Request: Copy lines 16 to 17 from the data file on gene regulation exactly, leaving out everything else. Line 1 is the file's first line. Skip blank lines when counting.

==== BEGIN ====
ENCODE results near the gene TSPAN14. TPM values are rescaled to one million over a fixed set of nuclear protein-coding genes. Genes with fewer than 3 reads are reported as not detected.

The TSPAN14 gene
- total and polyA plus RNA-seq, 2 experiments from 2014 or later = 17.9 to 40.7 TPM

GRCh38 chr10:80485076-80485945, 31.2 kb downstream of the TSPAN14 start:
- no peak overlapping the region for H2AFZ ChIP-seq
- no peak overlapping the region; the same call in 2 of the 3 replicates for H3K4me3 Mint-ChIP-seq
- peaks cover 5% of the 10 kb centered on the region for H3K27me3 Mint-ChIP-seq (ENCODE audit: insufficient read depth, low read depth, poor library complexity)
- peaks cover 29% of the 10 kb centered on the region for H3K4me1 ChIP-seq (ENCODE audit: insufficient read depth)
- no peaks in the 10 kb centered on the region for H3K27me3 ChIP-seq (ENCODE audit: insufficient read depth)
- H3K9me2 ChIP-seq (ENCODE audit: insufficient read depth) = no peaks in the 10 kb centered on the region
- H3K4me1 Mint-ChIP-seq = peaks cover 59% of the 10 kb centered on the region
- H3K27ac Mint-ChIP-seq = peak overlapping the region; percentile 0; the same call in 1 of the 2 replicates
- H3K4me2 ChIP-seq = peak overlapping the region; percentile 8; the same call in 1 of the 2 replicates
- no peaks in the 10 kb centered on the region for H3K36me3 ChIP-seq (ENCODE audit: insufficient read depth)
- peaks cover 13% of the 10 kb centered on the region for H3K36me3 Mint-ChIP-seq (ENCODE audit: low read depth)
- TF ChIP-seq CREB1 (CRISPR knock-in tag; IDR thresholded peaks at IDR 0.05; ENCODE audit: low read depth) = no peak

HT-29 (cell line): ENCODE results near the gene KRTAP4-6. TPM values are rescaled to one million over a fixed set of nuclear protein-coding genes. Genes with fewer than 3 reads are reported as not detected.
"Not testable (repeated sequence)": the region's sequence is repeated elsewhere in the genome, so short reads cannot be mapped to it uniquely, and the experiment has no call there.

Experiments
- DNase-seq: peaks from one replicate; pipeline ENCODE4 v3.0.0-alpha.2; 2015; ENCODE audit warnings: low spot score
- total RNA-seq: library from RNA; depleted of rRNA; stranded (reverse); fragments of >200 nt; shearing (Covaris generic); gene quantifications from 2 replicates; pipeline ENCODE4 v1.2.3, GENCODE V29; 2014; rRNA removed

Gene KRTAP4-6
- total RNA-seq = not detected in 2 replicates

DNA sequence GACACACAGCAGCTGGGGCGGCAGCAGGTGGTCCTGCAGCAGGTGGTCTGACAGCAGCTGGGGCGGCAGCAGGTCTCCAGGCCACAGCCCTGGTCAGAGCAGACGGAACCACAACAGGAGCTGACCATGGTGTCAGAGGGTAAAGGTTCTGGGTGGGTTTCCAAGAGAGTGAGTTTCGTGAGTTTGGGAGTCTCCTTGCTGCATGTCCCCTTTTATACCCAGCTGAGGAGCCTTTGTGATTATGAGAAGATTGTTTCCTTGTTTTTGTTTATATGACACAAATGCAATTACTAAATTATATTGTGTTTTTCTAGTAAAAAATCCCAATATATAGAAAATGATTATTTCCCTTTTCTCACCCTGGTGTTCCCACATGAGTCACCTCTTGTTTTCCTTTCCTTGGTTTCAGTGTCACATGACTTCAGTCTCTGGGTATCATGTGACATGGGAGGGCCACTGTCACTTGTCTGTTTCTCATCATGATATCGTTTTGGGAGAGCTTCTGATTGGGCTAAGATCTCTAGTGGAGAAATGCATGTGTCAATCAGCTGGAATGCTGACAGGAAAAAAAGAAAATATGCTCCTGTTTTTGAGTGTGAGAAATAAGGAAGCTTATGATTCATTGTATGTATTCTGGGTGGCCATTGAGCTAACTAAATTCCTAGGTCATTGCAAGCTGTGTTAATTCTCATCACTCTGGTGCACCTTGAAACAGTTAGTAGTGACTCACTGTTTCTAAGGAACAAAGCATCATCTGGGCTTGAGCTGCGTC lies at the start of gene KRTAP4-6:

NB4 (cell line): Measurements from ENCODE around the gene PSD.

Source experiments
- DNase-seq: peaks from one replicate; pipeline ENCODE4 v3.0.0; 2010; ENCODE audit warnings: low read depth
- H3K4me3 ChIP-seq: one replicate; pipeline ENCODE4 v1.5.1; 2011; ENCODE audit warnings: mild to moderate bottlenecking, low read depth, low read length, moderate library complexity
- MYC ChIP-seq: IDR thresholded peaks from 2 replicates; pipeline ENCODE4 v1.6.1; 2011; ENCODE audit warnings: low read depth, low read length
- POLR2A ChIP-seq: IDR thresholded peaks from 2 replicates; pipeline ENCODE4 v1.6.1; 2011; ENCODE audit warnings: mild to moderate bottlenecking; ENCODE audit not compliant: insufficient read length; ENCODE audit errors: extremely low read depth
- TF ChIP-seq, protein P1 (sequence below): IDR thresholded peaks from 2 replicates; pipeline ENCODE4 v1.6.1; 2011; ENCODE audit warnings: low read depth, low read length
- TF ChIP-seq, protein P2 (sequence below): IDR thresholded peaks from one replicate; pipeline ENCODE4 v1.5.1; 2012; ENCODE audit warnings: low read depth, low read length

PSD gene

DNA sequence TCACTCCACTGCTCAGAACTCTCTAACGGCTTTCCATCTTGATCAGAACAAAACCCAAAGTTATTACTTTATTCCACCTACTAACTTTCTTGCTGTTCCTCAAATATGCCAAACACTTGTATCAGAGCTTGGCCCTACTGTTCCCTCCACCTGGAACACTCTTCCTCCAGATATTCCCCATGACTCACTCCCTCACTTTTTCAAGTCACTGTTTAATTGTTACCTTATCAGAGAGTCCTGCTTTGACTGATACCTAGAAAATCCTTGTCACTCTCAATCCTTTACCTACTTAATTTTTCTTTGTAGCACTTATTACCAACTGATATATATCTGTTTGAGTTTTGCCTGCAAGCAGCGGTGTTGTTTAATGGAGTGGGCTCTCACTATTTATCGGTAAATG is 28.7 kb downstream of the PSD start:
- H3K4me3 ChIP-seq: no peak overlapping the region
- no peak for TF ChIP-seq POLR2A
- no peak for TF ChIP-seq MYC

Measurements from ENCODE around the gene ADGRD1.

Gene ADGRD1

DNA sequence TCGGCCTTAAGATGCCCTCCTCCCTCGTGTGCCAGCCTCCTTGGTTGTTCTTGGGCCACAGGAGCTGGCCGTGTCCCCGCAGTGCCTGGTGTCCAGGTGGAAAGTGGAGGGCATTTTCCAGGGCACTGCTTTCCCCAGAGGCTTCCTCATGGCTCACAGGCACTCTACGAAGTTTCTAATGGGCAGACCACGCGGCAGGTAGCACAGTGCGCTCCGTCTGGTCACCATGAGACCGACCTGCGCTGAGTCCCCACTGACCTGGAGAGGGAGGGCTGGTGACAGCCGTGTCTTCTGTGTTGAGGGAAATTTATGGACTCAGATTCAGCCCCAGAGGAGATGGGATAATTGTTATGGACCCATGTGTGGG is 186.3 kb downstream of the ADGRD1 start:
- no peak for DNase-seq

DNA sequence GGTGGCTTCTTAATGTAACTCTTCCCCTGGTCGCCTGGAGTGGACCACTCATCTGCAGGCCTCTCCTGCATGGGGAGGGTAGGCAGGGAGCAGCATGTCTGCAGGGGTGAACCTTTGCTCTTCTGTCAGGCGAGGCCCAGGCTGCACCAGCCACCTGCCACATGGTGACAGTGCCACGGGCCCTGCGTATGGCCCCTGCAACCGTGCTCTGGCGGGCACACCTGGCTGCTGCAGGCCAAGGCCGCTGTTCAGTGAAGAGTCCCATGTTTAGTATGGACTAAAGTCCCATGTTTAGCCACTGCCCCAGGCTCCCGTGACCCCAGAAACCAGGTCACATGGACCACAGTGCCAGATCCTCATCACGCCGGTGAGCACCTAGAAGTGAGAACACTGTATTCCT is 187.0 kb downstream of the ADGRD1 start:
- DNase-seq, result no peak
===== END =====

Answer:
- TF ChIP-seq CREB1 (CRISPR knock-in tag; IDR thresholded peaks at IDR 0.05; ENCODE audit: low read depth) = no peak

HT-29 (cell line): ENCODE results near the gene KRTAP4-6. TPM values are rescaled to one million over a fixed set of nuclear protein-coding genes. Genes with fewer than 3 reads are reported as not detected.